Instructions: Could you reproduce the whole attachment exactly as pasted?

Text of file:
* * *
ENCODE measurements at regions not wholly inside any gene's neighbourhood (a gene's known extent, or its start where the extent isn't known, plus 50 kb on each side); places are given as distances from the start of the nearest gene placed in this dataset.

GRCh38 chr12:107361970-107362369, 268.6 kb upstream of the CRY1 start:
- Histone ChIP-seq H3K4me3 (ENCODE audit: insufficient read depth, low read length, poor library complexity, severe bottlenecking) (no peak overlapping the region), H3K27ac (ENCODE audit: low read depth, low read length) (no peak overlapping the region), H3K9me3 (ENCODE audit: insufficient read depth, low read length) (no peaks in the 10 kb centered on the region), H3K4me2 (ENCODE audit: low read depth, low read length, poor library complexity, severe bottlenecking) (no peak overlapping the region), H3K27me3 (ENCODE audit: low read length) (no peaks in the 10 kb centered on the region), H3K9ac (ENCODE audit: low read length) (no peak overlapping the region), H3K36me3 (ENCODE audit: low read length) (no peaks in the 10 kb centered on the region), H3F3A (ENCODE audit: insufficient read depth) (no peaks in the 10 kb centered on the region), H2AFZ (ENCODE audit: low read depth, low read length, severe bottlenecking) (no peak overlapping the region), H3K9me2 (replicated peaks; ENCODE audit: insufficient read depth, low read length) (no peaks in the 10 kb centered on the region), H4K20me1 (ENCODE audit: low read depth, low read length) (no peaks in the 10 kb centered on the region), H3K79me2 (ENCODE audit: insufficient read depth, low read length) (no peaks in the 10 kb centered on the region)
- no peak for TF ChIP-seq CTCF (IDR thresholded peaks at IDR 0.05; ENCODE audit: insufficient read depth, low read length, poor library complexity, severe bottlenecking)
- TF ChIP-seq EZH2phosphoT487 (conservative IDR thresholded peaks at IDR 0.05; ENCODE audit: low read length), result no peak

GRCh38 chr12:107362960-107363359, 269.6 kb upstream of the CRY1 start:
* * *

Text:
ENCODE measurements at regions not wholly inside any gene's neighbourhood (a gene's known extent, or its start where the extent isn't known, plus 50 kb on each side); places are given as distances from the start of the nearest gene placed in this dataset.

GRCh38 chr12:107361970-107362369, 268.6 kb upstream of the CRY1 start:
- Histone ChIP-seq H3K4me3 (ENCODE audit: insufficient read depth, low read length, poor library complexity, severe bottlenecking) (no peak overlapping the region), H3K27ac (ENCODE audit: low read depth, low read length) (no peak overlapping the region), H3K9me3 (ENCODE audit: insufficient read depth, low read length) (no peaks in the 10 kb centered on the region), H3K4me2 (ENCODE audit: low read depth, low read length, poor library complexity, severe bottlenecking) (no peak overlapping the region), H3K27me3 (ENCODE audit: low read length) (no peaks in the 10 kb centered on the region), H3K9ac (ENCODE audit: low read length) (no peak overlapping the region), H3K36me3 (ENCODE audit: low read length) (no peaks in the 10 kb centered on the region), H3F3A (ENCODE audit: insufficient read depth) (no peaks in the 10 kb centered on the region), H2AFZ (ENCODE audit: low read depth, low read length, severe bottlenecking) (no peak overlapping the region), H3K9me2 (replicated peaks; ENCODE audit: insufficient read depth, low read length) (no peaks in the 10 kb centered on the region), H4K20me1 (ENCODE audit: low read depth, low read length) (no peaks in the 10 kb centered on the region), H3K79me2 (ENCODE audit: insufficient read depth, low read length) (no peaks in the 10 kb centered on the region)
- no peak for TF ChIP-seq CTCF (IDR thresholded peaks at IDR 0.05; ENCODE audit: insufficient read depth, low read length, poor library complexity, severe bottlenecking)
- TF ChIP-seq EZH2phosphoT487 (conservative IDR thresholded peaks at IDR 0.05; ENCODE audit: low read length), result no peak

GRCh38 chr12:107362960-107363359, 269.6 kb upstream of the CRY1 start: